It’s the latest example of how neuroscience – the science of the brain and how it works – is taking the stand and beginning to challenge society’s notions of crime and punishment.

The issue has been thrown into the spotlight by new technologies, like structural and functional magnetic resonance imaging (MRI), positron emission tomography (PET) scans and DNA analysis, that can help pinpoint the biological basis of mental disorders.

A series of recent studies has established that psychopathic rapists and murderers have distinct brain structures that show up when their heads are scanned using MRI…

The lawyers for American serial killer Brian Dugan, who was facing execution in Illinois after pleading guilty to raping and killing a 10-year-old girl, used scans of his brain activity to argue he had mental malfunctions and should be spared the death penalty. In the event, Illinois abolished capital punishment while he was on death row.

Further breakthroughs in psychiatry and neuroscience are continuing to bring up complicated moral questions. The question of biological and genetic determinism is a classic battle between behavior and identity and brings up all kinds of questions about human responsibility. Courts, families, and churches will all be affected by these scientific breakthroughs and the debate that ensues. After all, if my brain gives me a propensity toward something that is immoral, am I responsible for it? For instance, in legal matters, if murder and/or child molestation is immoral and someone murders or molests someone else but had a “malfunction” in their brain that led to the act, should their punishment be reduced? In biblical studies, If homosexuality is sinful but you were born with a homosexual orientation and disposition, can it be considered sinful? The list can go on. Essentially the excuse “the Devil made me do it” has now been replaced “my brain made me do it.”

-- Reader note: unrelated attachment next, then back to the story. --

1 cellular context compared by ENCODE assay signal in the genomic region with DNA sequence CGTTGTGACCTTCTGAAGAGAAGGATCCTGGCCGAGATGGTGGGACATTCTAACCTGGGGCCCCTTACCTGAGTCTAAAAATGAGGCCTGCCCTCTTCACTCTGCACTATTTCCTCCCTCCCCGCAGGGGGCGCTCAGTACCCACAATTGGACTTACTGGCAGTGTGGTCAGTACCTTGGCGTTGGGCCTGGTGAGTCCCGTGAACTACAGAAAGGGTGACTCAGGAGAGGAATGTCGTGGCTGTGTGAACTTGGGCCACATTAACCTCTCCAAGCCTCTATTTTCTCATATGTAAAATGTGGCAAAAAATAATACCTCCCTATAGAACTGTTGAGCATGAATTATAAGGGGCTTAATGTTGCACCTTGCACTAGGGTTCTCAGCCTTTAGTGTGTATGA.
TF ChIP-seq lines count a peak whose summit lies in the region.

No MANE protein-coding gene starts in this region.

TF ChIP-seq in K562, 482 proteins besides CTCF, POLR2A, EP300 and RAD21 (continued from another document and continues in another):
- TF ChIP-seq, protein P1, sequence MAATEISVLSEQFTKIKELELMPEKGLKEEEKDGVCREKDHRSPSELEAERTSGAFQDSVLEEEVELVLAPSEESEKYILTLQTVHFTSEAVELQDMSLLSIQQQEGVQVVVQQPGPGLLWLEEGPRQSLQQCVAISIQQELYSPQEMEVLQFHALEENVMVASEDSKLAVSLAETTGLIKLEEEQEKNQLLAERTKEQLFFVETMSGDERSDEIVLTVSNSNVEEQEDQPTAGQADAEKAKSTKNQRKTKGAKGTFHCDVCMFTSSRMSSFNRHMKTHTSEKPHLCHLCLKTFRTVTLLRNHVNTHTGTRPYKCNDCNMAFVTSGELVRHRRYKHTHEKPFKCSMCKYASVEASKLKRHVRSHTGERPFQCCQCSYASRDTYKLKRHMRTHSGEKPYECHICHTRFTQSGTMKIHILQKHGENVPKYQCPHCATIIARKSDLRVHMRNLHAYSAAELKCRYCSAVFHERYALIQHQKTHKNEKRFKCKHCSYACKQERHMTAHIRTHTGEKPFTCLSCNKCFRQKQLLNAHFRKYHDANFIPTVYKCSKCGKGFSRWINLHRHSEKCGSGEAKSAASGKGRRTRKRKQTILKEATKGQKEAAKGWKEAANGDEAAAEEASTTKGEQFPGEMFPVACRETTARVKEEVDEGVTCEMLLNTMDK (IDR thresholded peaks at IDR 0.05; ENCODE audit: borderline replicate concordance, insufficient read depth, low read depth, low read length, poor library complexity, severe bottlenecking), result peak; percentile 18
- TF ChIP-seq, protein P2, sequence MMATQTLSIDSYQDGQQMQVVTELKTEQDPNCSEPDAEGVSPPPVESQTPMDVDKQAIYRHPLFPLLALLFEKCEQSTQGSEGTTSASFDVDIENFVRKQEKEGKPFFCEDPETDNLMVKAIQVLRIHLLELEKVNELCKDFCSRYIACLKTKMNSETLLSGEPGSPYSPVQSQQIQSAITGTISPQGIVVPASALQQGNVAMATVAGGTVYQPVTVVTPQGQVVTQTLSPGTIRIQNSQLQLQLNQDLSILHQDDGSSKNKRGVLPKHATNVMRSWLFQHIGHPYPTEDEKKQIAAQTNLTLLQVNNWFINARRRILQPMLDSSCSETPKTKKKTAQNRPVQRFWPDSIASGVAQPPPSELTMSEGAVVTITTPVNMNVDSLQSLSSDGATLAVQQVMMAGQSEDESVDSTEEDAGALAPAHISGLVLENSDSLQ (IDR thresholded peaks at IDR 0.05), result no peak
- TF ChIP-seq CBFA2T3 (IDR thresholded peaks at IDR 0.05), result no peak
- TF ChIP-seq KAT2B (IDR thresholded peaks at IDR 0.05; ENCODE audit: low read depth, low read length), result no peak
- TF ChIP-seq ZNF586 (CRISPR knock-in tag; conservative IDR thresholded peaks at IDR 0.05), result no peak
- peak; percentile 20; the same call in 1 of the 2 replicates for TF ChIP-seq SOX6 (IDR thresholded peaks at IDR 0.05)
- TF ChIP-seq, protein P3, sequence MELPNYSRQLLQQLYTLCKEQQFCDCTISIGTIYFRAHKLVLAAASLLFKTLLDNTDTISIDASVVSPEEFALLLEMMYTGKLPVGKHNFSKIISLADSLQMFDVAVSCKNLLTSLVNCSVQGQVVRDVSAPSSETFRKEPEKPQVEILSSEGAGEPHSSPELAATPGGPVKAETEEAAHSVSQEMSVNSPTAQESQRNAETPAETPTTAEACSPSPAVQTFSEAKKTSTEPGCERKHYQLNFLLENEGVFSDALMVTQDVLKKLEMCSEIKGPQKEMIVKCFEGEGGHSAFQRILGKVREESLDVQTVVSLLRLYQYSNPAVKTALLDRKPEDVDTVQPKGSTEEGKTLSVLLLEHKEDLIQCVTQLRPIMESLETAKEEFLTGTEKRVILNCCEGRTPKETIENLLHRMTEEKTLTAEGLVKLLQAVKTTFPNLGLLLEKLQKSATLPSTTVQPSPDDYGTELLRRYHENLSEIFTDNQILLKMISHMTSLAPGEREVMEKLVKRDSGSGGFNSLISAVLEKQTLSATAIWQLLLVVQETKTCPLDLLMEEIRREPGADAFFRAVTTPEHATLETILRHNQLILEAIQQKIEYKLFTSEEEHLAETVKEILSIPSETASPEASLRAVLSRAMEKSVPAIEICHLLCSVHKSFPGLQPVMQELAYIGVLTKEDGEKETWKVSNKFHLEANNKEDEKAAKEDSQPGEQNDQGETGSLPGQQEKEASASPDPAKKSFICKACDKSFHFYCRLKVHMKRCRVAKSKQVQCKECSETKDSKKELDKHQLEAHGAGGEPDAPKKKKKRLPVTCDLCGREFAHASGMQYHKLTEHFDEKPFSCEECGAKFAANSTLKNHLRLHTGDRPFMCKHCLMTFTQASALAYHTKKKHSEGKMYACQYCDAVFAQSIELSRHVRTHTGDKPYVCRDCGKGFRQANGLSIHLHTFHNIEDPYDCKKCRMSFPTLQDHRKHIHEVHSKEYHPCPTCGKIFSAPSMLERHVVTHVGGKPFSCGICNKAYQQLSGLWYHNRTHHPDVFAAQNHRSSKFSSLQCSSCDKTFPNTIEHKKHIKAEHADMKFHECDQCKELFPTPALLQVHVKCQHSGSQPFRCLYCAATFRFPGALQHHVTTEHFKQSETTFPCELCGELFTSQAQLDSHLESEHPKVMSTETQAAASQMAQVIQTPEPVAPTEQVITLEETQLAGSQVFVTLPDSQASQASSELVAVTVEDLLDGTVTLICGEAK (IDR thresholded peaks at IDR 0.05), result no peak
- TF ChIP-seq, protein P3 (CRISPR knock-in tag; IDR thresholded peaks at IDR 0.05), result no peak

There is no doubt that neuroscience is uncovering all kinds of intriguing and important reasons for why we do what we do and feel what we feel as human beings and it should not be ignored by Christians. But not ignoring it does not mean necessarily embracing all the conclusions that judges, therapists, and psychiatrists will give.